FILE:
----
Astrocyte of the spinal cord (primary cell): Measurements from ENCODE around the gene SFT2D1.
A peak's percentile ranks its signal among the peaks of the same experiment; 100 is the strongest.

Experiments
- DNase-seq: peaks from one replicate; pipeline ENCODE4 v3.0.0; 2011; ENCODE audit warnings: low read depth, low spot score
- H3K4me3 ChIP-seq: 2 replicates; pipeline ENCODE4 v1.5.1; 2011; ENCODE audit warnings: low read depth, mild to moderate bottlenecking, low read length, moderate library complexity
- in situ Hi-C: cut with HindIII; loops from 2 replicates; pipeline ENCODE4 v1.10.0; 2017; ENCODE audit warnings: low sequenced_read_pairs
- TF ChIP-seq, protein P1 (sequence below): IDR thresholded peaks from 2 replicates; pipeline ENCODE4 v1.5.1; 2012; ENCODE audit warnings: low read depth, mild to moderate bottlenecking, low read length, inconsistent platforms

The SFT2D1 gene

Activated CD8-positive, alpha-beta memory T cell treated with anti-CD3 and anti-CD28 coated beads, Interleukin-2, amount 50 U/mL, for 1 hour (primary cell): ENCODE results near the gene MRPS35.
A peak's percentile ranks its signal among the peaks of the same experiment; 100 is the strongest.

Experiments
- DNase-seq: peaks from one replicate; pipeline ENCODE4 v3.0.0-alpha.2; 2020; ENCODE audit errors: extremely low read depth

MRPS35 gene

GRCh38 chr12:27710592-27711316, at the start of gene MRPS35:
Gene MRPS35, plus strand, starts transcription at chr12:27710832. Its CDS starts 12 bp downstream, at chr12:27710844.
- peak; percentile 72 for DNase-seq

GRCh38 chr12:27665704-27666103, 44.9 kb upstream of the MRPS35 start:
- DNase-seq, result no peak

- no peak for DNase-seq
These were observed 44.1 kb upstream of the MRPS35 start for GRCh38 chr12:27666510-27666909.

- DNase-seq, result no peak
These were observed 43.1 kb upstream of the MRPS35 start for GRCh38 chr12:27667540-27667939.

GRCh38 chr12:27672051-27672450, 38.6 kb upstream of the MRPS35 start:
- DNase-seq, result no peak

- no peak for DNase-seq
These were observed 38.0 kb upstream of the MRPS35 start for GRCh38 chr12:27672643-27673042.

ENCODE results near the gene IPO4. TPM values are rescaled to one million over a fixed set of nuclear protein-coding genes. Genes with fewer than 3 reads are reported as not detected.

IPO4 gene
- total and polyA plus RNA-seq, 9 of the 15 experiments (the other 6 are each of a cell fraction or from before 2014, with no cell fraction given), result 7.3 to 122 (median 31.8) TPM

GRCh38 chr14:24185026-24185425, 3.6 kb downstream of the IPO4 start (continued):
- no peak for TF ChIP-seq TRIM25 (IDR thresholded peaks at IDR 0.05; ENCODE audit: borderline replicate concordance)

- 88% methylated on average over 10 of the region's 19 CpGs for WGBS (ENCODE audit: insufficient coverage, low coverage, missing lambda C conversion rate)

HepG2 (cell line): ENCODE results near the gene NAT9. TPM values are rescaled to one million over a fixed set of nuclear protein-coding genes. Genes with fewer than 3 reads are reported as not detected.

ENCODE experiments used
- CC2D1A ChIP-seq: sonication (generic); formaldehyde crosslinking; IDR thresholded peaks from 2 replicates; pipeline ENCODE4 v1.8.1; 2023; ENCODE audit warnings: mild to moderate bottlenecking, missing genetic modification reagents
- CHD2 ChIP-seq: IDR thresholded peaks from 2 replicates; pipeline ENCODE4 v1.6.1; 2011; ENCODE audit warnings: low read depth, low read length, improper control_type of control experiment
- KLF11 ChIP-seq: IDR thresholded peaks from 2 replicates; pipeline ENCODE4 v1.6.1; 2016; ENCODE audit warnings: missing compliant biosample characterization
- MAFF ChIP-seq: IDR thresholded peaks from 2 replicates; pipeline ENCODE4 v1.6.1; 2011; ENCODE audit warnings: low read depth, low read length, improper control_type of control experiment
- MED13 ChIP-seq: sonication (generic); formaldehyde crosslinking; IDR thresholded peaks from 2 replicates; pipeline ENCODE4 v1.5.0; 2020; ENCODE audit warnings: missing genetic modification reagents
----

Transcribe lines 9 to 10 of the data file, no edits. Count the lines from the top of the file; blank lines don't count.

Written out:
Activated CD8-positive, alpha-beta memory T cell treated with anti-CD3 and anti-CD28 coated beads, Interleukin-2, amount 50 U/mL, for 1 hour (primary cell): ENCODE results near the gene MRPS35.
A peak's percentile ranks its signal among the peaks of the same experiment; 100 is the strongest.